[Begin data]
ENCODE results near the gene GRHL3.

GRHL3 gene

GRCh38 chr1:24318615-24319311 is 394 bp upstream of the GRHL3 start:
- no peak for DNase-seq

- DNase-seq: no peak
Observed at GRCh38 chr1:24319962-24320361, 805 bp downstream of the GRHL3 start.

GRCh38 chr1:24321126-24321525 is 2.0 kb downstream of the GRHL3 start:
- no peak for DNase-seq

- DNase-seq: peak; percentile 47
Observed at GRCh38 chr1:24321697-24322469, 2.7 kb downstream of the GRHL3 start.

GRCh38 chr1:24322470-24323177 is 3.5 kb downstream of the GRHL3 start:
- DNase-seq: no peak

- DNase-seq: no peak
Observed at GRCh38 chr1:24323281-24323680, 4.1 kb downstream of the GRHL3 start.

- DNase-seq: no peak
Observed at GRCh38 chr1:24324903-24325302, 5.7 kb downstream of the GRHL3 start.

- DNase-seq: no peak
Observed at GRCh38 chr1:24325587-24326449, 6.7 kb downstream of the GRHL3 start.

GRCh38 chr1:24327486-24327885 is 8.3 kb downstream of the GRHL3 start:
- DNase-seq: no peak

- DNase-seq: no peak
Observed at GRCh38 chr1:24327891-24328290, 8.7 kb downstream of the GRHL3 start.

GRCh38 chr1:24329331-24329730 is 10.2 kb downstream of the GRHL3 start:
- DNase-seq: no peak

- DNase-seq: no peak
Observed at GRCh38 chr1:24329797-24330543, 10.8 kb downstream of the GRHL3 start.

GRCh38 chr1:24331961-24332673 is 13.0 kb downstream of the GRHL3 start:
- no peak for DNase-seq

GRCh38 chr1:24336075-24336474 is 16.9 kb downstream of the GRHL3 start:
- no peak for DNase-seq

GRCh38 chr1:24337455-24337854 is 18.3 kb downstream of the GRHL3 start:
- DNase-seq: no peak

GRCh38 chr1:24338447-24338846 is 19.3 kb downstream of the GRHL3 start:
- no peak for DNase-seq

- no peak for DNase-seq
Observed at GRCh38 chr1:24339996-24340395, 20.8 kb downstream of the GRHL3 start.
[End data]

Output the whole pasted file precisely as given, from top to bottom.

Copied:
ENCODE results near the gene GRHL3.

GRHL3 gene

GRCh38 chr1:24318615-24319311 is 394 bp upstream of the GRHL3 start:
- no peak for DNase-seq

- DNase-seq: no peak
Observed at GRCh38 chr1:24319962-24320361, 805 bp downstream of the GRHL3 start.

GRCh38 chr1:24321126-24321525 is 2.0 kb downstream of the GRHL3 start:
- no peak for DNase-seq

- DNase-seq: peak; percentile 47
Observed at GRCh38 chr1:24321697-24322469, 2.7 kb downstream of the GRHL3 start.

GRCh38 chr1:24322470-24323177 is 3.5 kb downstream of the GRHL3 start:
- DNase-seq: no peak

- DNase-seq: no peak
Observed at GRCh38 chr1:24323281-24323680, 4.1 kb downstream of the GRHL3 start.

- DNase-seq: no peak
Observed at GRCh38 chr1:24324903-24325302, 5.7 kb downstream of the GRHL3 start.

- DNase-seq: no peak
Observed at GRCh38 chr1:24325587-24326449, 6.7 kb downstream of the GRHL3 start.

GRCh38 chr1:24327486-24327885 is 8.3 kb downstream of the GRHL3 start:
- DNase-seq: no peak

- DNase-seq: no peak
Observed at GRCh38 chr1:24327891-24328290, 8.7 kb downstream of the GRHL3 start.

GRCh38 chr1:24329331-24329730 is 10.2 kb downstream of the GRHL3 start:
- DNase-seq: no peak

- DNase-seq: no peak
Observed at GRCh38 chr1:24329797-24330543, 10.8 kb downstream of the GRHL3 start.

GRCh38 chr1:24331961-24332673 is 13.0 kb downstream of the GRHL3 start:
- no peak for DNase-seq

GRCh38 chr1:24336075-24336474 is 16.9 kb downstream of the GRHL3 start:
- no peak for DNase-seq

GRCh38 chr1:24337455-24337854 is 18.3 kb downstream of the GRHL3 start:
- DNase-seq: no peak

GRCh38 chr1:24338447-24338846 is 19.3 kb downstream of the GRHL3 start:
- no peak for DNase-seq

- no peak for DNase-seq
Observed at GRCh38 chr1:24339996-24340395, 20.8 kb downstream of the GRHL3 start.